The “Post-Credits Scene” That Changed The Way I Read Comics

The post-credits scene has become synonymous with superhero blockbusters and the conversations that bring fandoms together. But in a world of clickbait and instant-gratification, how many of us are willing to read the comics that spawn those films, let alone explore the pages beyond the main story?

I’m not going to lie to you, there really isn’t a single post-credits scene that changed the way I read comics. But, realizing why I was willing to spend (what seemed like) an eternity to see Thanos’ smile did change how I read comics.

When the credits role at the end of your typical comic book film, it’s always an interesting game to look at the audience and see who’s likely wearing Avengers gitch and who just came to see a movie. If you come from a lifetime of geek-inspired love affairs, chances are you won’t be standing up to leave until you’ve seen the post-credits scene. 

Sometimes better than the movie you just watched, the post-credits scene gives viewers something to look forward to, a little teaser to test your comic knowledge and debate about with your friends. So, when the superhero blockbuster is over, most of us are willing to sit through a lot of names that we don’t recognize in order to see even the tiniest hint of something new. But is waiting in a sticky theatre to see Howard the Duck really about being in the know or is it about something more? 

The truth is, there isn’t much geeks won’t do in order to connect with others about what they love. This includes, but isn’t limited to, sitting in a theatre while awkward teenagers wait to pick up your garbage. For me, this begged the question: if waiting for a post-credits scene with a bunch of strangers makes me feel connected, why don’t I feel the same excitement and connection after reading an issue of my favourite comic? The answer, it turns out, was after the credits. 

As an English major, it may be surprising to some to learn that I am not a reader – at least not in the conventional sense. Don’t get me wrong, I love reading. But I only tend to read what I’ve signed up for. I will gleefully read through a comic, taking in every punch and grimace, when I get to the letter column page, I stop. Issue over, good stuff, NEXT! It’s not that I don’t care what fans have to say or how the creators came up with their latest ideas, but when I see the long-form text of the letter column page my brain instantly shuts down. It’s the same feeling that I get when a “Stupidest Celebrities” link leads to an article about poor financial decisions, instead of a slideshow about morons.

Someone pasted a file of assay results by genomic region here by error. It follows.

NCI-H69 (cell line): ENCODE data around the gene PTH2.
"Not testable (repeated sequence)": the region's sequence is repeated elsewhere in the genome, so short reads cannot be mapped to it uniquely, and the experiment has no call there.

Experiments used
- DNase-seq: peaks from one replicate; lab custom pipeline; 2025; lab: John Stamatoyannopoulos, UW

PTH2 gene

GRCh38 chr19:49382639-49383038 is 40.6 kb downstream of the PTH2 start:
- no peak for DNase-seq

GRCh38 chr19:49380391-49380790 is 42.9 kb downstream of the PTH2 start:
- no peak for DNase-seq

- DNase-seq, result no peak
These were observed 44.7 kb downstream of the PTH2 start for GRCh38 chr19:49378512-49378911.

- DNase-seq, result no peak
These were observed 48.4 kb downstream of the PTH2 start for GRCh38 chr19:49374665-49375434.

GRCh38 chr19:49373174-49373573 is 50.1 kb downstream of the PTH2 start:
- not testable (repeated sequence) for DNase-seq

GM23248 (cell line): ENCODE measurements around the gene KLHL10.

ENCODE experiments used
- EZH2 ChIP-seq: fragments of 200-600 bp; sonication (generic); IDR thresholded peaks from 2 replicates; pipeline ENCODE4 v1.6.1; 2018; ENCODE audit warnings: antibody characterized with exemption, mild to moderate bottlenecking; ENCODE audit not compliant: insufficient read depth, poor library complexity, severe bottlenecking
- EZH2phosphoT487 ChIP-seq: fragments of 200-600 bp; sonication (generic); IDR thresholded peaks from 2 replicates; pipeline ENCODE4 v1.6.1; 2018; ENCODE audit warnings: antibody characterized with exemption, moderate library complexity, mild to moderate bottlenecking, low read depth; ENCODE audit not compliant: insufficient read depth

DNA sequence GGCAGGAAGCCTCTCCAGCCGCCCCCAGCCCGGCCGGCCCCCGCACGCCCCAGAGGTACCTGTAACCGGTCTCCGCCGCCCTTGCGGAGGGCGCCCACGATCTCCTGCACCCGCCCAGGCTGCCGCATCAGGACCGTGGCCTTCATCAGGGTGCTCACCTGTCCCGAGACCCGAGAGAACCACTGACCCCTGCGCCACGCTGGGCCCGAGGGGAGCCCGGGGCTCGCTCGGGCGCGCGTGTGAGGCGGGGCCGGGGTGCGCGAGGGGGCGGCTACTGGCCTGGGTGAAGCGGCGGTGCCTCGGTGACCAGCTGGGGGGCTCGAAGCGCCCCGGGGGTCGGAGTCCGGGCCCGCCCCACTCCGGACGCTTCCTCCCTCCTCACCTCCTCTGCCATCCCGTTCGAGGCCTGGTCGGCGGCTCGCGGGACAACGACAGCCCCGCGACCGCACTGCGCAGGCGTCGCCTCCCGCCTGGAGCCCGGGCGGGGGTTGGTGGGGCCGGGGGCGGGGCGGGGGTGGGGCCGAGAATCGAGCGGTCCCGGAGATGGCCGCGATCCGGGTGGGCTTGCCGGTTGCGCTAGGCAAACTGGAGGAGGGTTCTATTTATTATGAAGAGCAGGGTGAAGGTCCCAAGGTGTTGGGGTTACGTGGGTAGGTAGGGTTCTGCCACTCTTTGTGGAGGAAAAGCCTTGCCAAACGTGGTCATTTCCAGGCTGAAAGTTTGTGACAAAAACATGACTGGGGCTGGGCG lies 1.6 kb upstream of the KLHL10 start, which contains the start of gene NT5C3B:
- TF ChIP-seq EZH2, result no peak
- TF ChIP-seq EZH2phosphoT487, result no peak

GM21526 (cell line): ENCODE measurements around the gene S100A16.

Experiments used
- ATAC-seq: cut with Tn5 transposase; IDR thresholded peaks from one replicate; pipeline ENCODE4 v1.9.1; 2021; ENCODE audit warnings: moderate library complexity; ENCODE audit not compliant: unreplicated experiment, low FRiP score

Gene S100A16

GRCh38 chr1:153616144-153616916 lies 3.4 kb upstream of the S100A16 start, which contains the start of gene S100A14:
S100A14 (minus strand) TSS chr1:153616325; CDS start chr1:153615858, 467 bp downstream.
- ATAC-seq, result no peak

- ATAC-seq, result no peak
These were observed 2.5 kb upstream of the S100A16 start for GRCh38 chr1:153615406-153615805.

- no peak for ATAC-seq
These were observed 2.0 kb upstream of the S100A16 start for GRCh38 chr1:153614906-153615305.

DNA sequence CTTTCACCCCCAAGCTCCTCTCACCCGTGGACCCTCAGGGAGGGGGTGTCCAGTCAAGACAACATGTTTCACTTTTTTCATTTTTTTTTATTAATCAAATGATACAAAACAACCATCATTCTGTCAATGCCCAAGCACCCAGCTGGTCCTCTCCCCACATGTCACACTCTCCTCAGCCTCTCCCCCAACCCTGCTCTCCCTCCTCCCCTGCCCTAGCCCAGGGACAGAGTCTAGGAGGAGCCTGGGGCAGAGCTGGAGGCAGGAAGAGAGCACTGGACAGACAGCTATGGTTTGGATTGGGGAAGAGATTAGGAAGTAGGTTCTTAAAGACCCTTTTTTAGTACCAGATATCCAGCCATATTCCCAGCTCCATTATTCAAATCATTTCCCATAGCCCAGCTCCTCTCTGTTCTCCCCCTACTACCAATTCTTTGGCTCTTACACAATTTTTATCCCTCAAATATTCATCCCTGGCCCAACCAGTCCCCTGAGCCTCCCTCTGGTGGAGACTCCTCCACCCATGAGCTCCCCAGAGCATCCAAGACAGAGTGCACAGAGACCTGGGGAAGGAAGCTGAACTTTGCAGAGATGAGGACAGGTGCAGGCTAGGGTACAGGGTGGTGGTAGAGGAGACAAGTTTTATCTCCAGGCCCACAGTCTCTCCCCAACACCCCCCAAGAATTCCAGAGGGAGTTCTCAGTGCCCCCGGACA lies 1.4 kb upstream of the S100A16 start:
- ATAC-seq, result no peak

But everything changed this past year when I started reading horror comics again. I like horror as much as the next person, but what I really enjoy is reading about what scares individual people. I love listening to the experiences that haunt someone, stories that give the speaker chills with each re-telling. Late last year, I realized it had been a long time since I read a decent horror comic. So, I decided to pick up the first issues of Wytches written by Scott Snyder with art by Jock, as well as Cullen Bunn and Tyler Crook’s Harrow County. Both issues were great, but what really intrigued me were the post-credit tales of terror. The spine-tingling stories that inspired both series were just as good as the comics themselves. In follow-up issues, fans flooded the letter columns with similar stories of creep-tastic escapades. I quickly found myself just as excited to read the letter columns as I was to read the issues themselves. But the quality of the letter columns couldn’t be this good for every comic? I mean, had I really been missing out on post-credit gold for years? In short, yes. 

When I went back and read the letter column in IDW’s Teenage Mutant Ninja Turtles, I found that it was full of nostalgia-inducing stories of the 80s and memories of growing up with four pizza-loving brothers. I also discovered Jason Aaron’s love-filled rants on the people and politics of the Deep South in the back pages of his series Southern Bastards. What’s more, most series I revisited had other delicacies hidden beyond the credits, such as character designs (often with artist commentary), fan art, and the general hilarity of geekdom that oozes out of passionate fans.

For years, I skipped over letter columns and avoided author commentaries, all under the false pre-tense that the actual comic panels were the most important part of a comic book. What I forgot, in the addled age of instant gratification, is that every single page of a comic, from cover to cover, is part of what makes up that issue. Every word, every letter, every ad and every sketch, is a piece of what makes reading a comic great – and, unlike a movie, you can actually be part of that creative experience. You can send in a nostalgic letter or share a pulse-pounding story and become, immortalized in ink and paper, part of your favourite comic-reading experience. The connection to my geeky passions, and the camaraderie that comes from sharing that passion, had been at my literal fingertips for years. I rarely skip a letter column now, and I feel that I am a happier comics fan for it.  Because, unlike a scene of Deadpool’s decapitated head, I rarely find myself disappointed that I’ve spent a little more time in the worlds that I love. And, to be totally honest, letter columns are the original post-credits scene… and the original is always better.